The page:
The volume problem is compounded by common weaknesses in existing improvement efforts.11 Many are not evidence based, do not include maternity service users or staff in their design, do not align with human factors and ergonomics strategies, lack support for implementation, and are uncosted. Perhaps most damningly, few are formally evaluated, so the evidence base for supporting improvement remains seriously underdeveloped.12
A further threat to the effective functioning of the cybernetic model of regulation is that a poor CQC rating—even when a fair judgment—can make things worse rather than better. Affected healthcare staff may experience emotional distress, including feeling ashamed, demoralised, and stigmatised,13 which may act as a barrier to improvement. And staff recruitment and retention, which are essential to improvement, may be more difficult when an organisation is reputationally damaged. In this sense, one element of the regulatory system (monitoring) is potentially destabilising another (improvement).
Despite the scale of current improvement efforts, it remains unclear whether they are tackling the right problems in the right way at the right level. Some issues in maternity services are deeply structural, including workforce shortages, poor quality estates and facilities, and inadequate technological infrastructure. These require specific action backed by policy support and investment. But a disturbingly recurrent factor blamed for problems in quality and safety of care is culture. Simply exhorting colleagues to behave better towards each other and those they care for has had limited effect. More evidence based strategies for improving culture, including professionalism, civility, respectful communication, and anti-racist behaviours are much needed.14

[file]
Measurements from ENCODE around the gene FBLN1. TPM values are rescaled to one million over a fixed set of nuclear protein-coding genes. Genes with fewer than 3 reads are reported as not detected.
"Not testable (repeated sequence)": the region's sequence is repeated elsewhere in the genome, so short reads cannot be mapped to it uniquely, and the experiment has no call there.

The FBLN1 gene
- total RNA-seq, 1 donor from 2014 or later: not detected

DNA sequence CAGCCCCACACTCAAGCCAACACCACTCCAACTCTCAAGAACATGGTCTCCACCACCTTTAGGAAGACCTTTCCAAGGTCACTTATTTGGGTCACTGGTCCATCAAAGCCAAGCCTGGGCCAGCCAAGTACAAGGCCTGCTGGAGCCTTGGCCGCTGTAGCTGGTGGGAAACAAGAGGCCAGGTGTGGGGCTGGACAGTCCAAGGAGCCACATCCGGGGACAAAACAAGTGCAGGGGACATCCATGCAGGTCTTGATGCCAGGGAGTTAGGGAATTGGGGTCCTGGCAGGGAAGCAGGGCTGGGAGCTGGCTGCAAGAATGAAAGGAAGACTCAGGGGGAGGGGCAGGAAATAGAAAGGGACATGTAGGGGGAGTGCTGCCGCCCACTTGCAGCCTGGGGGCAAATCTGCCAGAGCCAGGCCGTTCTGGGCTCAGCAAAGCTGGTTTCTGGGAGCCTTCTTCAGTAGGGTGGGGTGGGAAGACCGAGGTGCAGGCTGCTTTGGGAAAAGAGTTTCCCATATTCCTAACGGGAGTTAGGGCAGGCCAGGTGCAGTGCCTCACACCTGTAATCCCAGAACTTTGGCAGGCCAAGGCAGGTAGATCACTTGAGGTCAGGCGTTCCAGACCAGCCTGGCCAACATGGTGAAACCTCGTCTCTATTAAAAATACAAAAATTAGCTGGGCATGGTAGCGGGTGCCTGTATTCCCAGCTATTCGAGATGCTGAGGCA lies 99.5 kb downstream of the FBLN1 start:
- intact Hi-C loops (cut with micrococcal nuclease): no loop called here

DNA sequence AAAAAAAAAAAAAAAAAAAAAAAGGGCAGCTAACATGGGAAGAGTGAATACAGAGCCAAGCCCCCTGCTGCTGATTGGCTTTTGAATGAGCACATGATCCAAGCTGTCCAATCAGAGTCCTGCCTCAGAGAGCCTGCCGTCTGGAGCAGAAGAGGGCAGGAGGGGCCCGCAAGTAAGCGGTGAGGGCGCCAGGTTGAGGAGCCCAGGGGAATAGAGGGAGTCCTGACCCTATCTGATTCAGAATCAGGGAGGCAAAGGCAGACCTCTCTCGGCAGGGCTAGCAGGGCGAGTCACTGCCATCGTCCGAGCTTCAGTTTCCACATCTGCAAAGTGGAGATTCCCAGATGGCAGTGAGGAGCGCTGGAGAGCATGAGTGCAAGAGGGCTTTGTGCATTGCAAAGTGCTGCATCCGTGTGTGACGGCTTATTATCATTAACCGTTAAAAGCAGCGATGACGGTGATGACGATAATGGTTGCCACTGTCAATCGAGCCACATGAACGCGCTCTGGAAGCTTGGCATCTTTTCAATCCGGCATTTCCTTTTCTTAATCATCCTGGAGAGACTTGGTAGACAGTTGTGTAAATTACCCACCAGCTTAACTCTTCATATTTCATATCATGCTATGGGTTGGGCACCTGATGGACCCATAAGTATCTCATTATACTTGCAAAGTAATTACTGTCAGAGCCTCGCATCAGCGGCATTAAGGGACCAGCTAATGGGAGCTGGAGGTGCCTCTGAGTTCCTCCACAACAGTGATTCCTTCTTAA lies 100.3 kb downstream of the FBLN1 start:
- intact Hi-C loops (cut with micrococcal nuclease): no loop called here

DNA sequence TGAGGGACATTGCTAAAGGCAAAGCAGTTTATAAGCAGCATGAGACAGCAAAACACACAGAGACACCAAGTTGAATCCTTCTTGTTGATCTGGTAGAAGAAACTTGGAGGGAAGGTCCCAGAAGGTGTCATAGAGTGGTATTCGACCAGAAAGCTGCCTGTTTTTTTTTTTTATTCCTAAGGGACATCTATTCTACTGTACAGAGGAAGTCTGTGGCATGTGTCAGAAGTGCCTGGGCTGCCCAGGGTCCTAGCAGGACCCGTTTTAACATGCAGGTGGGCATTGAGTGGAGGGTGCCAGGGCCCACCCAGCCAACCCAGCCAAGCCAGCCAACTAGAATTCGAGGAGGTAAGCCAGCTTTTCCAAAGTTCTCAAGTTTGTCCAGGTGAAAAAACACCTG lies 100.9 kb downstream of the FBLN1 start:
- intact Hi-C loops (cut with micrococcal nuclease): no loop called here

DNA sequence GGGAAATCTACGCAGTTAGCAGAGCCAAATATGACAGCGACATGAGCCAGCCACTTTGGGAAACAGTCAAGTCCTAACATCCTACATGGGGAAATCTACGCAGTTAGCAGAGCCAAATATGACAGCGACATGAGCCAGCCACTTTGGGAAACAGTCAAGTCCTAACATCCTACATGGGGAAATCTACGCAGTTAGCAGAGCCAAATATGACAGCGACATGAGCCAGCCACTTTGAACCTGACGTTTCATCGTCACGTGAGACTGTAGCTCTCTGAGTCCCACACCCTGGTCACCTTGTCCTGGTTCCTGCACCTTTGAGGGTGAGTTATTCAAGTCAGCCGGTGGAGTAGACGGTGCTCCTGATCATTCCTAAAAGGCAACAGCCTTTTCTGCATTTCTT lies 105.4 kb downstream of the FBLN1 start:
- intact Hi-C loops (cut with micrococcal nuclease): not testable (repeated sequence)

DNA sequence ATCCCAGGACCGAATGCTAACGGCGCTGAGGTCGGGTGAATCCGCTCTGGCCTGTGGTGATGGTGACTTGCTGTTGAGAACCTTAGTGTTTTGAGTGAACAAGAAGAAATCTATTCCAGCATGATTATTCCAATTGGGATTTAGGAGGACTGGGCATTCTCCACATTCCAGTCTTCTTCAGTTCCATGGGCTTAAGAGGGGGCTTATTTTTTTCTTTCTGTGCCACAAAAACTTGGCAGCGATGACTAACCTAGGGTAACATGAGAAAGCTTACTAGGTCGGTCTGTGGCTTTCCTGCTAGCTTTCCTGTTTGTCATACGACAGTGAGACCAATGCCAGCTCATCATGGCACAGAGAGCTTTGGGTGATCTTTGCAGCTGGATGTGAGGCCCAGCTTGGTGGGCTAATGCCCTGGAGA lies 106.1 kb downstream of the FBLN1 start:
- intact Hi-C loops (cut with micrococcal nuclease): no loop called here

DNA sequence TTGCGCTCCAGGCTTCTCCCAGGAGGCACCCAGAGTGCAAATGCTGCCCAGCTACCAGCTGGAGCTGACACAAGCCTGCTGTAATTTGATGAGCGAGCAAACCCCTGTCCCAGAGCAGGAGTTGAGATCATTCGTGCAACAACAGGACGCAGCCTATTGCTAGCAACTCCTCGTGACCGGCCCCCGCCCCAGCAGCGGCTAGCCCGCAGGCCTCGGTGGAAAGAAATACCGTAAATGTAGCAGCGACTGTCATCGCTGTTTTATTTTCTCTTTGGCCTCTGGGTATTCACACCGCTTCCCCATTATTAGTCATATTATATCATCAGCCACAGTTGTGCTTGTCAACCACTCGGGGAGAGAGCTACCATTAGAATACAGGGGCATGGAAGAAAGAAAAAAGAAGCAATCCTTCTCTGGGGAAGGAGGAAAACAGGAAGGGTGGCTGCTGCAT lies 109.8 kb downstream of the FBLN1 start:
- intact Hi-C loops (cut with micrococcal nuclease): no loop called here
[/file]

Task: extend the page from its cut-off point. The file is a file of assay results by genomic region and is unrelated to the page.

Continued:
Improving maternity care is a priority for families who use maternity services and staff who work in them. An evaluation of the CQC’s maternity inspection programme is under way, but a hard look at how “improvement” is currently being done and where efforts can add most value is now overdue. It will require rationalising and streamlining of current approaches, meaningful co-design in partnership with families and staff, and building an evidence base through rigorous evaluation.
Competing interests: The BMJ has judged that there are no disqualifying financial ties to commercial companies. The authors declare the following other interests: GM and MD-W are conducting an evaluation of the national maternity inspection programme, commissioned by the Care Quality Commission. Further details of The BMJ policy on financial interests are here: https://www.bmj.com/sites/default/files/attachments/resources/2016/03/16-current-bmj-education-coi-form.pdf.
Provenance and peer review: Commissioned; not externally peer reviewed.